Along similar lines, Diamondback has been retrofitted with seat belts this year despite its clamshell lap bar restraint having recorded almost twenty years of safe operation on a dozen different coasters around the world. There has been considerable speculation among the enthusiast community as to why this was done, and the general consensus seems to be that was a knee-jerk reaction to an accident where a seriously overweight passenger was ejected from New Texas Giant, a different style of ride from a different manufacturer with a different type of restraint in a different amusement park chain.
To start with the positive, the new belts do not hurt the overall experience of the ride, which today was delivering good floating airtime over each hill, marred only a little by some distinctive rattling in the outside seats. Unfortunately, they have a seriously detrimental effect on the loading speed, cutting the overall throughput by at least fifty percent. It was obvious that the operators were doing their best to keep things moving efficiently, assigning seats and helping to place loose items in storage bins, but despite their efforts there were two trains stacked on the final brake run after every ride.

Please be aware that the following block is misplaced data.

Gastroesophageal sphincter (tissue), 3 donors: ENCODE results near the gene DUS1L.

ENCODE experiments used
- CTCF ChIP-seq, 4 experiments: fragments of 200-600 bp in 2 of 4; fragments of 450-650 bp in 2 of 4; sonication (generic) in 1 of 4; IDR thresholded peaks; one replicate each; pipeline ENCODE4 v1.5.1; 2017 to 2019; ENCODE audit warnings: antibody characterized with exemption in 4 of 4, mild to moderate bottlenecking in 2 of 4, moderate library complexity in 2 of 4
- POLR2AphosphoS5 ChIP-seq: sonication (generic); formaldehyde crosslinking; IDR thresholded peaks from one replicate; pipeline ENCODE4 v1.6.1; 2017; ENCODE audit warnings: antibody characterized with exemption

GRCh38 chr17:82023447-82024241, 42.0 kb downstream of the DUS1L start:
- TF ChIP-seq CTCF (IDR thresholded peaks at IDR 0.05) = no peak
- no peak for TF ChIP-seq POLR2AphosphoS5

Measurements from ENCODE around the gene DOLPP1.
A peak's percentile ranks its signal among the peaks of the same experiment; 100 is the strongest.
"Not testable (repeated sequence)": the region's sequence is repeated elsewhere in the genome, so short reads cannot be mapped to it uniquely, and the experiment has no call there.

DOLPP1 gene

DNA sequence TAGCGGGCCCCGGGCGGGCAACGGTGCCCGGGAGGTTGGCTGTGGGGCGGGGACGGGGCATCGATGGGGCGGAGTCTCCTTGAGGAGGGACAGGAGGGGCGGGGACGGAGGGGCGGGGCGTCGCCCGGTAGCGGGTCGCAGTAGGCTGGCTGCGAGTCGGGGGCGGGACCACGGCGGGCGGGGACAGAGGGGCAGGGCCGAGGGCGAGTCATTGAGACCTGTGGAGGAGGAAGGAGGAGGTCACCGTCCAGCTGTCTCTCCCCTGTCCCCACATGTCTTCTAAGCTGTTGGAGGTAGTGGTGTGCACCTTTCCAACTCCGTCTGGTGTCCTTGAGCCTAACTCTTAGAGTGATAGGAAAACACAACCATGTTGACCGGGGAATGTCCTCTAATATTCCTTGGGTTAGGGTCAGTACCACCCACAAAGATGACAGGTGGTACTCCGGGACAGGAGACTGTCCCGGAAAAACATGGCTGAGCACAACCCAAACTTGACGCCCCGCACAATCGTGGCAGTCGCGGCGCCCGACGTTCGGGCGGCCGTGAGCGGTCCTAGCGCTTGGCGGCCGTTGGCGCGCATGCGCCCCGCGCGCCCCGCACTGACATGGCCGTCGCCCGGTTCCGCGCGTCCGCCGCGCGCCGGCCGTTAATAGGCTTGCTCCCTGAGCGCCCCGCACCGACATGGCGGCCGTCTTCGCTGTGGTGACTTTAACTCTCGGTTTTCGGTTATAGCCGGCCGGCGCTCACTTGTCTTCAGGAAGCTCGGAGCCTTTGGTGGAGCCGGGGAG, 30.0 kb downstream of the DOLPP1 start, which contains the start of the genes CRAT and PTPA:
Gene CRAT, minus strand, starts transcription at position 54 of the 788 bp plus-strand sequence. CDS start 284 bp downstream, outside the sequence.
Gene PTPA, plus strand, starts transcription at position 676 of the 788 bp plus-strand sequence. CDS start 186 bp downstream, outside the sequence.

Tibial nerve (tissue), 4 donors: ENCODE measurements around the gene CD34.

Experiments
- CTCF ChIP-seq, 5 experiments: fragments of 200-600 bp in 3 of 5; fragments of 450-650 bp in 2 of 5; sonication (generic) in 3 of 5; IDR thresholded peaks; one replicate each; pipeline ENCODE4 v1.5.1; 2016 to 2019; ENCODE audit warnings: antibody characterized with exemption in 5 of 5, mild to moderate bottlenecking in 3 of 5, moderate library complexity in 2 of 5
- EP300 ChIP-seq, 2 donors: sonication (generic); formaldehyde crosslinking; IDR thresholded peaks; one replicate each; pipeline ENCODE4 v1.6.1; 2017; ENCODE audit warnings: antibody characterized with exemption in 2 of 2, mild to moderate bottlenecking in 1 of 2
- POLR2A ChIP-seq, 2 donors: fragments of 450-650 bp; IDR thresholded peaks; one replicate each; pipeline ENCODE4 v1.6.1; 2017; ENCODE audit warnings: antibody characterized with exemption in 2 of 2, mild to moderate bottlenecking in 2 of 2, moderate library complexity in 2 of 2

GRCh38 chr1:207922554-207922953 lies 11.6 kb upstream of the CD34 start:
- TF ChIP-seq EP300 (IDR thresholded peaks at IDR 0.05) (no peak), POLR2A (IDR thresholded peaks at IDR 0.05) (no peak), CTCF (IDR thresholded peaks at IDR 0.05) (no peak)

Flying Ace Aerial Chase was the first family suspended coaster from Vekoma, and as such probably deserves at least a little latitude for its failings. Nevertheless, on our ride every track transition was causing the entire train to thump from side to side, and the heavy overhead shoulder harnesses ensured that this impact was transferred directly to our heads. The experience would have hurt less with more modern restraints, but even with them I'm not sure I'd have wanted to ride a second time.